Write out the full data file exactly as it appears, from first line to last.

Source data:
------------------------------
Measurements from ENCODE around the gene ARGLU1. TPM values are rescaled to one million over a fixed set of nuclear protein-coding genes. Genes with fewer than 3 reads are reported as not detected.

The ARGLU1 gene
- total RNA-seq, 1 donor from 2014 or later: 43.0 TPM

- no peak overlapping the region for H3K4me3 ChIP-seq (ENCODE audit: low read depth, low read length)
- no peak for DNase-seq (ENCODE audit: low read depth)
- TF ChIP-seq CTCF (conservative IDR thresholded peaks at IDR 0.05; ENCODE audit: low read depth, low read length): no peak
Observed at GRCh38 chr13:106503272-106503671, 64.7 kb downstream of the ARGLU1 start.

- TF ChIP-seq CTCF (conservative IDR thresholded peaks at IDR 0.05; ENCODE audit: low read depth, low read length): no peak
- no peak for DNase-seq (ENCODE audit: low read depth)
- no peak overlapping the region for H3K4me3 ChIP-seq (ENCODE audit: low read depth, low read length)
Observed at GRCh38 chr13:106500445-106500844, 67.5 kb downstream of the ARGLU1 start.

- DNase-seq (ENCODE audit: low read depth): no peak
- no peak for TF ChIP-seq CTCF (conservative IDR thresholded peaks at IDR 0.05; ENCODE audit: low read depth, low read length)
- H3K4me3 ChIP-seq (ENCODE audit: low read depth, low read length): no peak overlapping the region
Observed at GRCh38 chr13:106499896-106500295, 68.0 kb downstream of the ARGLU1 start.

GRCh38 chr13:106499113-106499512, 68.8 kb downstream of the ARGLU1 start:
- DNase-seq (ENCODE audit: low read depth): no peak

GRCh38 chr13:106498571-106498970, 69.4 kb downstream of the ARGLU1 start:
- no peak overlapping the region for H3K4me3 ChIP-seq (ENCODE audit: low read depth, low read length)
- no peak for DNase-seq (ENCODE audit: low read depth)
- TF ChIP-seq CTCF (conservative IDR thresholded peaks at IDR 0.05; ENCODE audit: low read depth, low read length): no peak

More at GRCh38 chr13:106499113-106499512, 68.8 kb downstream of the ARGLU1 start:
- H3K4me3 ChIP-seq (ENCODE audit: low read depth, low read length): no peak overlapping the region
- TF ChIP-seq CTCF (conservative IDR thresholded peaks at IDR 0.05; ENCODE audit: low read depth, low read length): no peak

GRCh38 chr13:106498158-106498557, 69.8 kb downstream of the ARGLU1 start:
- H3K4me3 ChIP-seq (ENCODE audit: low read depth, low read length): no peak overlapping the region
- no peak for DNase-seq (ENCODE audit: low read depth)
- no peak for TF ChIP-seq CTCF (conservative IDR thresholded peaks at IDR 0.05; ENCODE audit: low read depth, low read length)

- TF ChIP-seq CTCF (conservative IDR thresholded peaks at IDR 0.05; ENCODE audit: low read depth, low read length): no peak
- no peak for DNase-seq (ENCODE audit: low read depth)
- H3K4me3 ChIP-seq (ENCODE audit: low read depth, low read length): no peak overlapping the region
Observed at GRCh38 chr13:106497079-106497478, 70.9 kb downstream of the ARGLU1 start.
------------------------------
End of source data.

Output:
Measurements from ENCODE around the gene ARGLU1. TPM values are rescaled to one million over a fixed set of nuclear protein-coding genes. Genes with fewer than 3 reads are reported as not detected.

The ARGLU1 gene
- total RNA-seq, 1 donor from 2014 or later: 43.0 TPM

- no peak overlapping the region for H3K4me3 ChIP-seq (ENCODE audit: low read depth, low read length)
- no peak for DNase-seq (ENCODE audit: low read depth)
- TF ChIP-seq CTCF (conservative IDR thresholded peaks at IDR 0.05; ENCODE audit: low read depth, low read length): no peak
Observed at GRCh38 chr13:106503272-106503671, 64.7 kb downstream of the ARGLU1 start.

- TF ChIP-seq CTCF (conservative IDR thresholded peaks at IDR 0.05; ENCODE audit: low read depth, low read length): no peak
- no peak for DNase-seq (ENCODE audit: low read depth)
- no peak overlapping the region for H3K4me3 ChIP-seq (ENCODE audit: low read depth, low read length)
Observed at GRCh38 chr13:106500445-106500844, 67.5 kb downstream of the ARGLU1 start.

- DNase-seq (ENCODE audit: low read depth): no peak
- no peak for TF ChIP-seq CTCF (conservative IDR thresholded peaks at IDR 0.05; ENCODE audit: low read depth, low read length)
- H3K4me3 ChIP-seq (ENCODE audit: low read depth, low read length): no peak overlapping the region
Observed at GRCh38 chr13:106499896-106500295, 68.0 kb downstream of the ARGLU1 start.

GRCh38 chr13:106499113-106499512, 68.8 kb downstream of the ARGLU1 start:
- DNase-seq (ENCODE audit: low read depth): no peak

GRCh38 chr13:106498571-106498970, 69.4 kb downstream of the ARGLU1 start:
- no peak overlapping the region for H3K4me3 ChIP-seq (ENCODE audit: low read depth, low read length)
- no peak for DNase-seq (ENCODE audit: low read depth)
- TF ChIP-seq CTCF (conservative IDR thresholded peaks at IDR 0.05; ENCODE audit: low read depth, low read length): no peak

More at GRCh38 chr13:106499113-106499512, 68.8 kb downstream of the ARGLU1 start:
- H3K4me3 ChIP-seq (ENCODE audit: low read depth, low read length): no peak overlapping the region
- TF ChIP-seq CTCF (conservative IDR thresholded peaks at IDR 0.05; ENCODE audit: low read depth, low read length): no peak

GRCh38 chr13:106498158-106498557, 69.8 kb downstream of the ARGLU1 start:
- H3K4me3 ChIP-seq (ENCODE audit: low read depth, low read length): no peak overlapping the region
- no peak for DNase-seq (ENCODE audit: low read depth)
- no peak for TF ChIP-seq CTCF (conservative IDR thresholded peaks at IDR 0.05; ENCODE audit: low read depth, low read length)

- TF ChIP-seq CTCF (conservative IDR thresholded peaks at IDR 0.05; ENCODE audit: low read depth, low read length): no peak
- no peak for DNase-seq (ENCODE audit: low read depth)
- H3K4me3 ChIP-seq (ENCODE audit: low read depth, low read length): no peak overlapping the region
Observed at GRCh38 chr13:106497079-106497478, 70.9 kb downstream of the ARGLU1 start.